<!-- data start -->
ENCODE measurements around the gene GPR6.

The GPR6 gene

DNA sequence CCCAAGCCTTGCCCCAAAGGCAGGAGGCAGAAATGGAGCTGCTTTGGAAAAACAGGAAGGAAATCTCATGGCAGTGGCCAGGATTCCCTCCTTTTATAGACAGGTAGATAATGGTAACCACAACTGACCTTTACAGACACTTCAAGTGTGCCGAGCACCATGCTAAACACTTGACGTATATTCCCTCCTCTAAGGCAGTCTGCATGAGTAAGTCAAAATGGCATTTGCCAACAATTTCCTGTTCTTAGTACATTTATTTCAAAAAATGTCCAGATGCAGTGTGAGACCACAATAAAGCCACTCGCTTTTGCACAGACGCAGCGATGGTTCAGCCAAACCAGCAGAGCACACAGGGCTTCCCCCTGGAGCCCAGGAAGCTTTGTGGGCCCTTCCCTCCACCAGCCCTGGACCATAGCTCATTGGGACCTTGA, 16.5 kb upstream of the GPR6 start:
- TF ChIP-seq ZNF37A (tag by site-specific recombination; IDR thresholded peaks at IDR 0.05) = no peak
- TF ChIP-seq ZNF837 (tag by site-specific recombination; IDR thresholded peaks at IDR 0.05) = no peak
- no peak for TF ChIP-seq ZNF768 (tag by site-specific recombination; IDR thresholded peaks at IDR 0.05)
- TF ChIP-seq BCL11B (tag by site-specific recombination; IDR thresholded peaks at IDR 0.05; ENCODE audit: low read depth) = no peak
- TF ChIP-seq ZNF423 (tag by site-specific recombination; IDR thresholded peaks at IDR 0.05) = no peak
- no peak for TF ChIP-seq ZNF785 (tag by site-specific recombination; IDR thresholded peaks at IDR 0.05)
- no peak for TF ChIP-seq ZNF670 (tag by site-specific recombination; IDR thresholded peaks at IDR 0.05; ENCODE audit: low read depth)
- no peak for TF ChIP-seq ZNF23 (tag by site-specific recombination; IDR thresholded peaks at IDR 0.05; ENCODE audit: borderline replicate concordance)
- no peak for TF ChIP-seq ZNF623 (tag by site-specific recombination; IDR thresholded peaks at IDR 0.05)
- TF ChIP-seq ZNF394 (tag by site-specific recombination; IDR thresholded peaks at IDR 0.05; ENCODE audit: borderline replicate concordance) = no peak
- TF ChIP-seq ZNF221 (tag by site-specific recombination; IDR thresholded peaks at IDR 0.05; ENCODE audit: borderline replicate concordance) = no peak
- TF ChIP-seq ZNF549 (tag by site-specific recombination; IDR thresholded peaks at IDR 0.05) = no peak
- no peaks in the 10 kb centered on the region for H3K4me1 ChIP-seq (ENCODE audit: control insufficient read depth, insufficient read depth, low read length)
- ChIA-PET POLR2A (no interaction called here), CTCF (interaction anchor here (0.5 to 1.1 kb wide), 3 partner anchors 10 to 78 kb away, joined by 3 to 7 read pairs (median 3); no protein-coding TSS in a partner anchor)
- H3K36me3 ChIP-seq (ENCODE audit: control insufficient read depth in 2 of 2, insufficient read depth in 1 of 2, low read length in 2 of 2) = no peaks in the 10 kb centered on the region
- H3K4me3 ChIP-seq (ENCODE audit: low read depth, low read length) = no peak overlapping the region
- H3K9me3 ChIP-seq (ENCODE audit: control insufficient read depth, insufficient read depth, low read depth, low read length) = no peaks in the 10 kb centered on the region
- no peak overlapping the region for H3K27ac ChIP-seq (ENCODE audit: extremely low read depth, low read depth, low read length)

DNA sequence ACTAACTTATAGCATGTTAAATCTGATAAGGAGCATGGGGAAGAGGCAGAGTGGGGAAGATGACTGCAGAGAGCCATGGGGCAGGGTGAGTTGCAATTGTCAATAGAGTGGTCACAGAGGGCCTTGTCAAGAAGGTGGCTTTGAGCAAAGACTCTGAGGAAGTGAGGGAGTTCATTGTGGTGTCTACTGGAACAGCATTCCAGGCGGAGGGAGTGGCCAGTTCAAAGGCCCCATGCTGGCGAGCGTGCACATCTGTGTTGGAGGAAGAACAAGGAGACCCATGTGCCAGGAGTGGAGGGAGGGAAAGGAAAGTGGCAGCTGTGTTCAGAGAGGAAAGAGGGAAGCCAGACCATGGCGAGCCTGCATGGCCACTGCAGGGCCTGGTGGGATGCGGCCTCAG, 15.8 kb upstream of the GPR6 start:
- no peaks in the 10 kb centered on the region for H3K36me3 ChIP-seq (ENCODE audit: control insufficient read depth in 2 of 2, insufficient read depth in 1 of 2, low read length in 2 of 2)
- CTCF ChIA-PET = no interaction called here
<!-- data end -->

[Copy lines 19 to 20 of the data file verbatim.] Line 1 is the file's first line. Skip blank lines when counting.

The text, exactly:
- H3K4me3 ChIP-seq (ENCODE audit: low read depth, low read length) = no peak overlapping the region
- H3K9me3 ChIP-seq (ENCODE audit: control insufficient read depth, insufficient read depth, low read depth, low read length) = no peaks in the 10 kb centered on the region